When to stress about stress

Stressed man sitting on couch

A little stress isn’t the end of the world. Brief, or acute, stress is harmless and can actually help you stay alert in times of crisis.1 Chronic stress, by contrast, lasts for long periods of time, doesn’t come with any perks, and can threaten your mental and physical wellbeing.2 By adopting healthy coping techniques, you can minimize this more dangerous form of stress and the complications that come with it. 

Acute versus chronic stress

If you’re wondering whether your stress is acute or chronic, ask yourself the following questions:

What’s the source?

Acute stress typically has a concrete source: perhaps your car broke down, you got in a fight with your partner, or you’re struggling with a task at work. Stress is a natural response to these challenges and usually goes away when the problem resolves.

Chronic stress is more difficult to manage because it’s often driven by an ongoing challenge or an abstract problem without an obvious solution.3 Consider, for example, stress related to climate change or the COVID-19 pandemic. These are not the types of problems that go away in a couple hours. They may therefore trigger chronic stress in people who lack effective coping strategies.

How does it affect my body and mind?

Acute stress is part of your body’s fight or flight response. As such, it’s linked to rising levels of cortisol and adrenaline–hormones that, among other things, increase your heart rate and blood pressure.4 These physiological changes may make you feel excited, anxious, alert, irritable, or even aggressive. The good news is, these symptoms go away relatively quickly and don’t cause any lasting damage. 

The same cannot be said for symptoms of chronic stress. When the same hormones are elevated for an extended period of time, your mind and body begin to suffer. Chronic stress has been linked to a number of health conditions, including:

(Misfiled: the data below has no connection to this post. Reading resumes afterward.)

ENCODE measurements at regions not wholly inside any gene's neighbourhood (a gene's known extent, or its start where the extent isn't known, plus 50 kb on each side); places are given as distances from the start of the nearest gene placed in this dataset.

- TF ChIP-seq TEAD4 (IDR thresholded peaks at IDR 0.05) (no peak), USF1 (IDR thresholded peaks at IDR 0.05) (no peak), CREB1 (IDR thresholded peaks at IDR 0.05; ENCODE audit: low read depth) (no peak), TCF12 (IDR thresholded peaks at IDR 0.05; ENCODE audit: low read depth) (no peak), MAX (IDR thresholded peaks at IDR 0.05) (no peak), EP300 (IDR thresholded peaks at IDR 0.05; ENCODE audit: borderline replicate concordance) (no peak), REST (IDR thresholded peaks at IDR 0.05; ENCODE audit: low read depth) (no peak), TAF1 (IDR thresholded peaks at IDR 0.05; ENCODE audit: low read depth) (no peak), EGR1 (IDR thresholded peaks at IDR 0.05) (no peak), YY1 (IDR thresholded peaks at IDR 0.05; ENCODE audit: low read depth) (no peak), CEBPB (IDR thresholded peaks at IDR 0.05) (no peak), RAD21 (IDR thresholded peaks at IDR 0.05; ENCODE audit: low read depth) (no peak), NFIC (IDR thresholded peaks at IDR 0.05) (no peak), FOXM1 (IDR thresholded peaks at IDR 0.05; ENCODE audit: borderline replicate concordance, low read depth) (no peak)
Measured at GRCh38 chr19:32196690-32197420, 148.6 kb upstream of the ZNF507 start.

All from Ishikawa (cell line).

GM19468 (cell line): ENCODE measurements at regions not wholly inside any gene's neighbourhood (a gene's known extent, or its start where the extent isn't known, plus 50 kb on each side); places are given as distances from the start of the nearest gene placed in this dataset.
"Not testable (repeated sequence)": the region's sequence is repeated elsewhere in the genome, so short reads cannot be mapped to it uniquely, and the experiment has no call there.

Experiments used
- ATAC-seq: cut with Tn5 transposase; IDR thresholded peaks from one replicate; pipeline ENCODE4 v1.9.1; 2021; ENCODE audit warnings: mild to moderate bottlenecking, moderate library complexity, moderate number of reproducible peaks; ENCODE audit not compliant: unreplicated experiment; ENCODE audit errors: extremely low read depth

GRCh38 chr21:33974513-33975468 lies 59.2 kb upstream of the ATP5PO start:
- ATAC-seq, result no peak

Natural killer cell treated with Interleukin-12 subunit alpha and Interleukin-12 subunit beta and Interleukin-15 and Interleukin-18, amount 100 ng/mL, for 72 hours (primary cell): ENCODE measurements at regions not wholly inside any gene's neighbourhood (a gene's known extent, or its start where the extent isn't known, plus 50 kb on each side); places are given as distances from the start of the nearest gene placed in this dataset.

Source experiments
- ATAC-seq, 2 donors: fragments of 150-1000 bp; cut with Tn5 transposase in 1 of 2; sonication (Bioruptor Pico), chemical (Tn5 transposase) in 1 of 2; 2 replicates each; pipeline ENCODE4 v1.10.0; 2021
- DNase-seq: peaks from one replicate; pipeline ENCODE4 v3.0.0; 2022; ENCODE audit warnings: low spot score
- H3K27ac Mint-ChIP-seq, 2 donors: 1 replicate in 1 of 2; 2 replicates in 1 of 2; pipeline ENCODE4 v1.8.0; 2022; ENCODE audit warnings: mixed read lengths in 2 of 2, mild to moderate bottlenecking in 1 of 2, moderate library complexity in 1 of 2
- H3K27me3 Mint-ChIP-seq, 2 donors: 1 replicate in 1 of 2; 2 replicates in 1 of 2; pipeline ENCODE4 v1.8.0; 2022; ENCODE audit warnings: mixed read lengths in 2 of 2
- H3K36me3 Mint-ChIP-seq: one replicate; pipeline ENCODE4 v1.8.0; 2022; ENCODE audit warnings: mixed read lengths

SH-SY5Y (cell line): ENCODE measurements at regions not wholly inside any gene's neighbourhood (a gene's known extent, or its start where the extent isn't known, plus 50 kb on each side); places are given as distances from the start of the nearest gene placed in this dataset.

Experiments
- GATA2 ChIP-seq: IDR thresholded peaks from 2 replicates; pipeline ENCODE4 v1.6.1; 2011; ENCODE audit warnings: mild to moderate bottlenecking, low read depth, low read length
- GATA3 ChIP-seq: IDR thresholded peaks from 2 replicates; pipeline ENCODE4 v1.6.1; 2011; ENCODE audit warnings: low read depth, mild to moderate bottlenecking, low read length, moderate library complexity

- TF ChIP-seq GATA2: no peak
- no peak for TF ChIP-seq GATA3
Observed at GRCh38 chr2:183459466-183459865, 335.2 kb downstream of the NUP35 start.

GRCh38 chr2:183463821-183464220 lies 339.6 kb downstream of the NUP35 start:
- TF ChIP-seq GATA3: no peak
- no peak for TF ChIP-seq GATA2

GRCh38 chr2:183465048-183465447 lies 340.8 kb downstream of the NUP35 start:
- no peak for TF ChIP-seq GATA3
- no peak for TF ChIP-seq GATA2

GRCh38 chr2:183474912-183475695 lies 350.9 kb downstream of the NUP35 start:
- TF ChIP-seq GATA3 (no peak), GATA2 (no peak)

• Anxiety
  • Depression
  • Difficulty remembering or concentrating
  • Insomnia
  • Chronic pain
  • Decreased energy
  • Appetite changes and weight gain
  • Cardiovascular disease

As well as skin problems5. If you feel tense day after day and experience one or more of the above challenges, there’s a good chance that you have chronic stress. Fortunately, these changes needn’t be permanent.

Build resilience to stress

One of the best ways to ward off chronic stress is to change the way that your brain and body react to stressors. Cove was designed to help you do just that. During each session, Cove’s patented vibration technology activates a brain pathway that helps you feel calm. With regular use, this pathway grows stronger, building your resilience to future stressors.

 

 

 

 


 

References

[1] Sanders, R. “Researchers find out why some stress is good for you.” Berkeley News. Available at: https://news.berkeley.edu/2013/04/16/researchers-find-out-why-some-stress-is-good-for-you/.

[2] Bailey, E. “Acute stress vs. chronic stress.” HealthCentral. Available at: https://www.healthcentral.com/article/acute-stress-vs-chronic-stress.

[3] Porter, JE. “What’s the difference between acute stress and chronic stress?” HuffPost. Available at: https://www.huffpost.com/entry/whats-the-difference-between-acute-stress-and-chronic_b_58dcf585e4b0fa4c09598655.

[4] Scott, E. “All about acute stress.” VeryWell Mind. Available at: https://www.verywellmind.com/all-about-acute-stress-3145064.

[5] Marks, H. “Stress symptoms.” WebMD. Available at: https://www.webmd.com/balance/stress-management/stress-symptoms-effects_of-stress-on-the-body.